10 more stories: The UANews honorable mention list for 2018
- Ceres Takes Life an Ice Volcano at a Time
- UA Scientists Gear Up to 'Touch the Sun'
- What Makes A Good Working Dog? Canine 'Aptitude Test' Might Offer Clues
- Dating the Ancient Minoan Eruption of Thera Using Tree Rings
- A World Without Brick-and-Mortar Stores? Even Avid Online Shoppers Say, 'No, Thanks'
- Proposal to Make Standardized Test Optional for Law Schools Moves Forward
- Antarctic Melting Slows Atmospheric Warming and Speeds Sea Level Rise
- Good and Bad News About Exercise Posts on Social Media
- Naps Hinder Learning in Children With Down Syndrome
- Study: Small Talk Not as Bad as Previously Thought
From exploring the farthest edges of our solar system to uncovering the "vampire burial" methods used in the distant past, research led by the University of Arizona generated headlines throughout the world in 2018.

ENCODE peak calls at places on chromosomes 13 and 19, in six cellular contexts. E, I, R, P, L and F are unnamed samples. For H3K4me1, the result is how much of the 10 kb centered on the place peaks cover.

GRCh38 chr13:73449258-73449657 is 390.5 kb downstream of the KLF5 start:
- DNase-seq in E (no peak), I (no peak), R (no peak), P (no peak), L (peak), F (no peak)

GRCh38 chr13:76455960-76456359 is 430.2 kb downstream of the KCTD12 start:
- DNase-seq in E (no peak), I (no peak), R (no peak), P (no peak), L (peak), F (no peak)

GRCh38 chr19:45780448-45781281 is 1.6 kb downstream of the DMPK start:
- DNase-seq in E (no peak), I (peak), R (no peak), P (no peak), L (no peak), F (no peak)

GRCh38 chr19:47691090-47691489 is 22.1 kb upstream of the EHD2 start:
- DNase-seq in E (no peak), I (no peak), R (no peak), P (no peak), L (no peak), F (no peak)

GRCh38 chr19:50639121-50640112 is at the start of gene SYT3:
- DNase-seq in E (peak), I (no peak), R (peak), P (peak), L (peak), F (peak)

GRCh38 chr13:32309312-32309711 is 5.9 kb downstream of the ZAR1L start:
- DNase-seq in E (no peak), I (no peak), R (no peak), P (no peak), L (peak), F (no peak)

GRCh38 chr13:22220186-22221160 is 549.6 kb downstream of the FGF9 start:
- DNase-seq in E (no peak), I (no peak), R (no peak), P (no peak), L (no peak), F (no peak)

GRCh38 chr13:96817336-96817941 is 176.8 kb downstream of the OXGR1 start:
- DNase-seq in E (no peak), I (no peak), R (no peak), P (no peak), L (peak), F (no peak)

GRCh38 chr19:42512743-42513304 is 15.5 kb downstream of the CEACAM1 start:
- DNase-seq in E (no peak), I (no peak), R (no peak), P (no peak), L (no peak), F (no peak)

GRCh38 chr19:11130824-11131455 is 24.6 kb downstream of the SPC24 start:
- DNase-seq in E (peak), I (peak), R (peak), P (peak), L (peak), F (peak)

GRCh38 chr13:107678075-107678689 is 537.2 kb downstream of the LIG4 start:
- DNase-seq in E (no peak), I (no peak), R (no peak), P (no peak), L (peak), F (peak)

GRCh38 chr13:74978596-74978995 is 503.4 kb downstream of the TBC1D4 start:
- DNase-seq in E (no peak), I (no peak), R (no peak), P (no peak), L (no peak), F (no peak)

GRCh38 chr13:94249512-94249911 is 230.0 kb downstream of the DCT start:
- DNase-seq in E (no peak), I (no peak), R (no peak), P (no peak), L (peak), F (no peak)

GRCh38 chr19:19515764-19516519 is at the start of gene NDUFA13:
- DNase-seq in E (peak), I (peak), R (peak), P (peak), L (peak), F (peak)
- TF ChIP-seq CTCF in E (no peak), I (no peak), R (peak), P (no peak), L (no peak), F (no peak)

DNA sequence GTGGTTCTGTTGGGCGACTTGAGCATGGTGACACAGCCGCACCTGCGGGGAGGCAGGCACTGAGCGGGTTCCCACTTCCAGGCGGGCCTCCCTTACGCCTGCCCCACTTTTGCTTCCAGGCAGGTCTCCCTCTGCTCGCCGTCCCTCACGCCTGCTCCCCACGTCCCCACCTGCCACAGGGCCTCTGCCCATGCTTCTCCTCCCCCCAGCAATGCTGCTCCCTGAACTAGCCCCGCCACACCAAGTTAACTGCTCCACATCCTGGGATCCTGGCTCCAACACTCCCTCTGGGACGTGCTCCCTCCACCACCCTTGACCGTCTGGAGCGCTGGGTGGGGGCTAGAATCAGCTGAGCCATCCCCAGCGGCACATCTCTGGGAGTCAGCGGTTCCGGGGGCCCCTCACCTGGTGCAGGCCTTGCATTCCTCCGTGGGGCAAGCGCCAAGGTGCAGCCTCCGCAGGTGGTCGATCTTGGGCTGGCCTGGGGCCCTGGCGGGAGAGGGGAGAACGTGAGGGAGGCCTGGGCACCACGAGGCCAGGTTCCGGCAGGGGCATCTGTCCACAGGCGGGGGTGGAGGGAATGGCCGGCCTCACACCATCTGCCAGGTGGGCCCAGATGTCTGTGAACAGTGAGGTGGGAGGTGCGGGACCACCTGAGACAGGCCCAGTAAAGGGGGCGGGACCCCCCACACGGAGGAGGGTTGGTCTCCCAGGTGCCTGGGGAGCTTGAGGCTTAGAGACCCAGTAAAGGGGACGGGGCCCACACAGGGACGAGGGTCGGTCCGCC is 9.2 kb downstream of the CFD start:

Here are 10 of the most impactful UA-related stories this year:
Since its launch on Sept. 8, 2016, OSIRIS-REx has spent two years catching up with asteroid Bennu on its orbit around the sun. The spacecraft's arrival at Bennu on Dec. 3 marks a major milestone, with the mission transitioning from flying toward the asteroid to orbiting around it. (The New York Times, The Washington Post, BBC, The Associated Press, WIRED)
Archaeologists found the remains of a 10-year-old child with a stone inserted into his or her mouth at a fifth-century Italian cemetery. They think the stone was meant to keep the child from rising from the dead and spreading malaria to the living. (USA Today, The Washington Post, Sky News, Newsweek, Forbes)
Workers in open office seating had less daytime stress and greater daytime activity levels compared to workers in private offices and cubicles, according to new research led by the UA. That greater physical activity at the office was related to lower physiological stress during after-work hours outside the office, researchers said. This is the first known study to investigate the effects of office workstation type on these objective measures. (BBC, ABC News, Vogue)